Refactor a PHP if else statement into a ternary
Because checking a truthy result is so common, PHP supplies a simplified if/else shorthand syntax called a ternary. This is useful when you want to execute a very simple statement based on the result of a condition.
else, we use a
Let’s remove the “exactly 3 posts” logic, since we won’t be using that anymore.
We will now refactor this
hasPosts logic into a ternary. Since we are echo’ing out two lines, we can write our echo keyword first, followed by the condition.
Next comes a question mark, which is the equivalent of the open & close brackets of an if statement. Then we will return what we want to execute when this condition is true. So, this will be the “Posts exist.” string.
Followed immediately after this is a colon, representing the “else” part of the condition. This follows the same format as the question mark, so the result of executing the else condition. This will output “There are no posts.”.
<?php $title = 'My Blog'; $numPosts = 10; $hasPosts = $numPosts > 0; $numPostsDisplay = "\\"$numPosts\\" posts"; ?> <h1><?= $title ?></h1> <h2><?= $numPostsDisplay ?></h2> <?php echo $hasPosts ? 'Posts exist' : 'There are no posts.' ?>
When we fresh the page, we’ll notice that this works exactly the same as our previous code. When we change
0 and refresh the page, our “There are no posts” message will be outputted.
The vigilant watchers will have noticed this php tag is followed by the echo keyword, and realize that this can also be refactored to use the short echo tag format.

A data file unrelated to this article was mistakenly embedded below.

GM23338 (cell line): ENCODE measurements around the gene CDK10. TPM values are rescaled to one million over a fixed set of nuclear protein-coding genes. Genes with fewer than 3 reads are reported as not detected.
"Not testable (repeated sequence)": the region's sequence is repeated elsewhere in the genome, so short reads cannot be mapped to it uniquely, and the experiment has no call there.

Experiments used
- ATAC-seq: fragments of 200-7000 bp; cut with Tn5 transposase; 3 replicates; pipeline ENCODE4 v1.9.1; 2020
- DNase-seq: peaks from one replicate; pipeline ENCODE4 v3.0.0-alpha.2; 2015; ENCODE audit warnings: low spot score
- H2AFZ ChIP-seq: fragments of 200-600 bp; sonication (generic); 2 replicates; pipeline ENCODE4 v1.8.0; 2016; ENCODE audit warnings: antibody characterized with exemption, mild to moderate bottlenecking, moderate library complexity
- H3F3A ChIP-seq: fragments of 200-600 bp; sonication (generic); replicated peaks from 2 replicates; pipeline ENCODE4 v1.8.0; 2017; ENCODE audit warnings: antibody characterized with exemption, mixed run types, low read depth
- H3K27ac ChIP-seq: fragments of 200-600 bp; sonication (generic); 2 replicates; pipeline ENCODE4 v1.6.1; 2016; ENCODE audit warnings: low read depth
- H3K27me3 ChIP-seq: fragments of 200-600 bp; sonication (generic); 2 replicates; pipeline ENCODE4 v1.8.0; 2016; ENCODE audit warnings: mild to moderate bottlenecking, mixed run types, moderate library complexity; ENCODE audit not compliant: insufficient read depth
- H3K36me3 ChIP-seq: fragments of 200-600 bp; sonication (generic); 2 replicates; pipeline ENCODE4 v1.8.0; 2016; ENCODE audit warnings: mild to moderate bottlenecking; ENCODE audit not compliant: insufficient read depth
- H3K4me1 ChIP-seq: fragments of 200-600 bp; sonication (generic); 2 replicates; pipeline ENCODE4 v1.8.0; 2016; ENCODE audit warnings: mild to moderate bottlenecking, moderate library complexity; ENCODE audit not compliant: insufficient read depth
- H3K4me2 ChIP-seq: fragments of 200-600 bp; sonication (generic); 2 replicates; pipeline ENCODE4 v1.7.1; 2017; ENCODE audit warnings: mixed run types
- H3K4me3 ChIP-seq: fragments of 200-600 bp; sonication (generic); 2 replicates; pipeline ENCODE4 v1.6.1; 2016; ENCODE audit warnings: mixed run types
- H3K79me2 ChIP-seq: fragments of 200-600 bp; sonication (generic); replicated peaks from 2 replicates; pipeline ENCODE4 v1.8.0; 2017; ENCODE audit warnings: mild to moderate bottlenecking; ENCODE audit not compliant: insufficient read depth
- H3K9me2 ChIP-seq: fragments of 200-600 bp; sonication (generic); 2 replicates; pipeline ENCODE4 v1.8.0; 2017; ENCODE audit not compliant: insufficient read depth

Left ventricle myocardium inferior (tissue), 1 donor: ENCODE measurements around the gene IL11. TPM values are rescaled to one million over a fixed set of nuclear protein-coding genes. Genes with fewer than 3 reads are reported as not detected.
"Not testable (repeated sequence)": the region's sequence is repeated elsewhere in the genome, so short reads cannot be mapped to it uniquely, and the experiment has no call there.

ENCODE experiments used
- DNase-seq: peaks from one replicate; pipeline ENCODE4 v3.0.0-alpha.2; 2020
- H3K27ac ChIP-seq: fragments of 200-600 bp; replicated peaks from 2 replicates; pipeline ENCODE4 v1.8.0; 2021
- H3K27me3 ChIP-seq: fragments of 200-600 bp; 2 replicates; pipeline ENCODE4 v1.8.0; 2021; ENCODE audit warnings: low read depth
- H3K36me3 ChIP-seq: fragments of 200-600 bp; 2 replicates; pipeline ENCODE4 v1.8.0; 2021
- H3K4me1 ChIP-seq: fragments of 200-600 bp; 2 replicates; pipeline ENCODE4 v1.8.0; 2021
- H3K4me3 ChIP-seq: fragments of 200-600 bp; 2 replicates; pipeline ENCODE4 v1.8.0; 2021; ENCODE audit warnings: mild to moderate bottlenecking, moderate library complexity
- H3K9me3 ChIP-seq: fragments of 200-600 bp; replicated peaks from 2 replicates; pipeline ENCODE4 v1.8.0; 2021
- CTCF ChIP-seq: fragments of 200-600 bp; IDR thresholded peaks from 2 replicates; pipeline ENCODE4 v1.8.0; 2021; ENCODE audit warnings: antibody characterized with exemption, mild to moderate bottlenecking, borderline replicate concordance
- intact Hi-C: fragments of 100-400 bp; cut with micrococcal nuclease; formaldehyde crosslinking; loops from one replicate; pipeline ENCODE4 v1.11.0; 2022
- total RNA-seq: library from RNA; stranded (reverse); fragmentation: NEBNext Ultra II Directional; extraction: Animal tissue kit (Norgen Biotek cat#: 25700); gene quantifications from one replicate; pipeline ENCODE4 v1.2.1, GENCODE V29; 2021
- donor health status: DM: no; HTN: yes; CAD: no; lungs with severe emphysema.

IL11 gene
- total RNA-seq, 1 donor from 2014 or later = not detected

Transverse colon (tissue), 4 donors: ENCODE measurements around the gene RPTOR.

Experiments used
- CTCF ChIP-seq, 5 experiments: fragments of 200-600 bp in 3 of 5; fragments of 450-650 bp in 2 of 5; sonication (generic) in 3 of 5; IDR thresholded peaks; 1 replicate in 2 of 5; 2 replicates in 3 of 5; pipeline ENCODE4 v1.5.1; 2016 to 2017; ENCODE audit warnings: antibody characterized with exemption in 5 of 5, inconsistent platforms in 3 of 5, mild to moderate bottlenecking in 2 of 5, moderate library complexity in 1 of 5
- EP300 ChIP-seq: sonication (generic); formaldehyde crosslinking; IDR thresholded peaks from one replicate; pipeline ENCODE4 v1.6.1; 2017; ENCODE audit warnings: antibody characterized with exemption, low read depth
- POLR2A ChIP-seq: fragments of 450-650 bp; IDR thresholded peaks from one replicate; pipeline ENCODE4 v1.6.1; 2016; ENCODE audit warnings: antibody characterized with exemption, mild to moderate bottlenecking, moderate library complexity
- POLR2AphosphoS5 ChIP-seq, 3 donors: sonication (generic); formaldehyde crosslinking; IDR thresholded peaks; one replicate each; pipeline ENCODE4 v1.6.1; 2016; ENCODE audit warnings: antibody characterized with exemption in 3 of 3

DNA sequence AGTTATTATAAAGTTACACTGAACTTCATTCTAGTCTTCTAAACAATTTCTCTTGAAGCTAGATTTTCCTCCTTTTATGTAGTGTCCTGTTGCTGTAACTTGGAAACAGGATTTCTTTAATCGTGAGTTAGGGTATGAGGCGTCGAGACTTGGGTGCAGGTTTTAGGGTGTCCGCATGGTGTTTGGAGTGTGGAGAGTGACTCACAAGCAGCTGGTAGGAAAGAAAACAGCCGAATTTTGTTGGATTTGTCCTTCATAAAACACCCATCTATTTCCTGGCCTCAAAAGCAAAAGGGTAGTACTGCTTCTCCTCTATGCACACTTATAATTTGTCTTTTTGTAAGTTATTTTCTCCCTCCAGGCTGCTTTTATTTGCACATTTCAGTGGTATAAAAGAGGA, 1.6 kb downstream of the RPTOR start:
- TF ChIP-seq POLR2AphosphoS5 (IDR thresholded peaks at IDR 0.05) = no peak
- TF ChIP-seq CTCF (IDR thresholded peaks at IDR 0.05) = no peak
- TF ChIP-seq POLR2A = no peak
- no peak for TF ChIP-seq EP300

This can give us the highest terseness, or most concise code possible for this block of code. This represents an echo, we are checking if
$hasPosts is true, and if it is, we are outputting “Posts exists.”, otherwise it outputs the “There are no posts.” message.
<?php $title = 'My Blog'; $numPosts = 10; $hasPosts = $numPosts > 0; $numPostsDisplay = "\\"$numPosts\\" posts"; ?> <h1><?= $title ?></h1> <h2><?= $numPostsDisplay ?></h2> <?= $hasPosts ? 'Posts exist' : 'There are no posts.' ?>
I greatly prefer ternaries when used in this format of short echo & conditions that are assigned to well-named variables, as they are just so simple & easy to read once you get used to the format.
Just keep in mind that you only really ever want to use a ternary when you are dealing with boolean logic, that is mainly just a single true or false condition. I also use this method a lot in backend PHP code when evaluating & returning values from boolean checks.
Whenever conditions get more complex or seem hard to follow, you’ll want to use the longer if/else format as it will be easier to understand for more complex conditional statements.